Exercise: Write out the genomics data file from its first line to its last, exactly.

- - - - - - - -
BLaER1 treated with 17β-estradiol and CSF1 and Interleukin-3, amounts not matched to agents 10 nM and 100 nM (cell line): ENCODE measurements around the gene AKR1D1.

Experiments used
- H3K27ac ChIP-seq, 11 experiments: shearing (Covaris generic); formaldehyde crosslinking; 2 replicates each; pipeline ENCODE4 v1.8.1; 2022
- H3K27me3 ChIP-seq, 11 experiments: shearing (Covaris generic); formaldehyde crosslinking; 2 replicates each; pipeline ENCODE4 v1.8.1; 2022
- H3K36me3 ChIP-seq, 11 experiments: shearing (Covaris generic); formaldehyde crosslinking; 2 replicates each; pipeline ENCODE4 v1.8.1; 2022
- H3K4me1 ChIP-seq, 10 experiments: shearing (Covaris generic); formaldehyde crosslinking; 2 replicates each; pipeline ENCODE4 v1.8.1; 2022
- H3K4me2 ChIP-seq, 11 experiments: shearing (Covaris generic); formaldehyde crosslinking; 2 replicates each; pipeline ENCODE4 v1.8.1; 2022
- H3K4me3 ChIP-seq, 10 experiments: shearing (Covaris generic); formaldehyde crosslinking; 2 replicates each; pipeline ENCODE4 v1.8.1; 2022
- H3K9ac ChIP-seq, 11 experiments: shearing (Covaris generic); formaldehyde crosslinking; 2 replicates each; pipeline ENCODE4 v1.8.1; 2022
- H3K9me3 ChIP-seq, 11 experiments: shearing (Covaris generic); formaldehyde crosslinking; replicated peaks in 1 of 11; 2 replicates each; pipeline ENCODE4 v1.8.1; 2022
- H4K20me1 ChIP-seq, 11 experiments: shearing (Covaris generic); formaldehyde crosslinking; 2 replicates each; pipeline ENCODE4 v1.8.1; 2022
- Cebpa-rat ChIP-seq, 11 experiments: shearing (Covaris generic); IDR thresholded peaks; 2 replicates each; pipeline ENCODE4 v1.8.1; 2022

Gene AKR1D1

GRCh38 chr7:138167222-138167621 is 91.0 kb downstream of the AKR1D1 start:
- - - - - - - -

BLaER1 treated with 17β-estradiol and CSF1 and Interleukin-3, amounts not matched to agents 10 nM and 100 nM (cell line): ENCODE measurements around the gene AKR1D1.

Experiments used
- H3K27ac ChIP-seq, 11 experiments: shearing (Covaris generic); formaldehyde crosslinking; 2 replicates each; pipeline ENCODE4 v1.8.1; 2022
- H3K27me3 ChIP-seq, 11 experiments: shearing (Covaris generic); formaldehyde crosslinking; 2 replicates each; pipeline ENCODE4 v1.8.1; 2022
- H3K36me3 ChIP-seq, 11 experiments: shearing (Covaris generic); formaldehyde crosslinking; 2 replicates each; pipeline ENCODE4 v1.8.1; 2022
- H3K4me1 ChIP-seq, 10 experiments: shearing (Covaris generic); formaldehyde crosslinking; 2 replicates each; pipeline ENCODE4 v1.8.1; 2022
- H3K4me2 ChIP-seq, 11 experiments: shearing (Covaris generic); formaldehyde crosslinking; 2 replicates each; pipeline ENCODE4 v1.8.1; 2022
- H3K4me3 ChIP-seq, 10 experiments: shearing (Covaris generic); formaldehyde crosslinking; 2 replicates each; pipeline ENCODE4 v1.8.1; 2022
- H3K9ac ChIP-seq, 11 experiments: shearing (Covaris generic); formaldehyde crosslinking; 2 replicates each; pipeline ENCODE4 v1.8.1; 2022
- H3K9me3 ChIP-seq, 11 experiments: shearing (Covaris generic); formaldehyde crosslinking; replicated peaks in 1 of 11; 2 replicates each; pipeline ENCODE4 v1.8.1; 2022
- H4K20me1 ChIP-seq, 11 experiments: shearing (Covaris generic); formaldehyde crosslinking; 2 replicates each; pipeline ENCODE4 v1.8.1; 2022
- Cebpa-rat ChIP-seq, 11 experiments: shearing (Covaris generic); IDR thresholded peaks; 2 replicates each; pipeline ENCODE4 v1.8.1; 2022

Gene AKR1D1

GRCh38 chr7:138167222-138167621 is 91.0 kb downstream of the AKR1D1 start: